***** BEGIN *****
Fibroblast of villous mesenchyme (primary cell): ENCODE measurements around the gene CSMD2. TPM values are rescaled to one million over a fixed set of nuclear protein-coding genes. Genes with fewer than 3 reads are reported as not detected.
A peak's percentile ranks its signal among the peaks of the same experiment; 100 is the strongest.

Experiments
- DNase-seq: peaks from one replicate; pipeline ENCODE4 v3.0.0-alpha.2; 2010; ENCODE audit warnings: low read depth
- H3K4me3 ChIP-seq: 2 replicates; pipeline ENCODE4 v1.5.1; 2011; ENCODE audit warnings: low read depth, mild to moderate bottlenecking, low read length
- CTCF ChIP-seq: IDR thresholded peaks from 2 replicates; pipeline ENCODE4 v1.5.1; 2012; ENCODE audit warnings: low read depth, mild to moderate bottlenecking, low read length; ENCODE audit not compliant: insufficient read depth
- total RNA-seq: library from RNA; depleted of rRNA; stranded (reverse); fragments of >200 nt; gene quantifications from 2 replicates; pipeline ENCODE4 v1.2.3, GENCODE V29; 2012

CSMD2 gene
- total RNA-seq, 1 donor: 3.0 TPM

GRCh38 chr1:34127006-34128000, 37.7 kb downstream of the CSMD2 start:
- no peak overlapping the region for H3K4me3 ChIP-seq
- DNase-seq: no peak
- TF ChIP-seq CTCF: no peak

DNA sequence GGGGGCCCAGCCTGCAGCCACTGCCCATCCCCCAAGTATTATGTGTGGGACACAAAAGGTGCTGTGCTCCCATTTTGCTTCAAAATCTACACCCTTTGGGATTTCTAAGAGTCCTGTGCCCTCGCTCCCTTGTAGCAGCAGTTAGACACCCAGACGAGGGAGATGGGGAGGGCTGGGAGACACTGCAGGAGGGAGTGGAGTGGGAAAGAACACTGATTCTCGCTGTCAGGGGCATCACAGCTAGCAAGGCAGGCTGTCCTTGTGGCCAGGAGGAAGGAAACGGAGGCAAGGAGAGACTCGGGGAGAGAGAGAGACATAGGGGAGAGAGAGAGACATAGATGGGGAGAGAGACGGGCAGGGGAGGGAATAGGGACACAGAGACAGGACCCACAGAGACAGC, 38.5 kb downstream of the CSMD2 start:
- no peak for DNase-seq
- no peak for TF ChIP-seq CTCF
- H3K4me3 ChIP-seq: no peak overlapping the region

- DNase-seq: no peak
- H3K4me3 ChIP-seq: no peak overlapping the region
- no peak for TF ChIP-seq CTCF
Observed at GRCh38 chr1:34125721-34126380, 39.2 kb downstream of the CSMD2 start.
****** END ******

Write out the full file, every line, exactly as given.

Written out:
Fibroblast of villous mesenchyme (primary cell): ENCODE measurements around the gene CSMD2. TPM values are rescaled to one million over a fixed set of nuclear protein-coding genes. Genes with fewer than 3 reads are reported as not detected.
A peak's percentile ranks its signal among the peaks of the same experiment; 100 is the strongest.

Experiments
- DNase-seq: peaks from one replicate; pipeline ENCODE4 v3.0.0-alpha.2; 2010; ENCODE audit warnings: low read depth
- H3K4me3 ChIP-seq: 2 replicates; pipeline ENCODE4 v1.5.1; 2011; ENCODE audit warnings: low read depth, mild to moderate bottlenecking, low read length
- CTCF ChIP-seq: IDR thresholded peaks from 2 replicates; pipeline ENCODE4 v1.5.1; 2012; ENCODE audit warnings: low read depth, mild to moderate bottlenecking, low read length; ENCODE audit not compliant: insufficient read depth
- total RNA-seq: library from RNA; depleted of rRNA; stranded (reverse); fragments of >200 nt; gene quantifications from 2 replicates; pipeline ENCODE4 v1.2.3, GENCODE V29; 2012

CSMD2 gene
- total RNA-seq, 1 donor: 3.0 TPM

GRCh38 chr1:34127006-34128000, 37.7 kb downstream of the CSMD2 start:
- no peak overlapping the region for H3K4me3 ChIP-seq
- DNase-seq: no peak
- TF ChIP-seq CTCF: no peak

DNA sequence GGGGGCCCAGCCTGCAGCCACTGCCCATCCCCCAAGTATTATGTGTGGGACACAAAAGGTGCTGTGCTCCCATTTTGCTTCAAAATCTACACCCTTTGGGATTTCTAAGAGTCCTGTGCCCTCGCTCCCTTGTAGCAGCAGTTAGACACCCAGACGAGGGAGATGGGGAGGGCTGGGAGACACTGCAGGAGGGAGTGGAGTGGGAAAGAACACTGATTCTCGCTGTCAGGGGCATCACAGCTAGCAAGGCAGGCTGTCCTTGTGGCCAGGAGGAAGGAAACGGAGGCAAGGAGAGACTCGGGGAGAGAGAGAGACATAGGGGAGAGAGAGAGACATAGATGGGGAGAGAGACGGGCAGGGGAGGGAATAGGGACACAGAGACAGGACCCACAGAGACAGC, 38.5 kb downstream of the CSMD2 start:
- no peak for DNase-seq
- no peak for TF ChIP-seq CTCF
- H3K4me3 ChIP-seq: no peak overlapping the region

- DNase-seq: no peak
- H3K4me3 ChIP-seq: no peak overlapping the region
- no peak for TF ChIP-seq CTCF
Observed at GRCh38 chr1:34125721-34126380, 39.2 kb downstream of the CSMD2 start.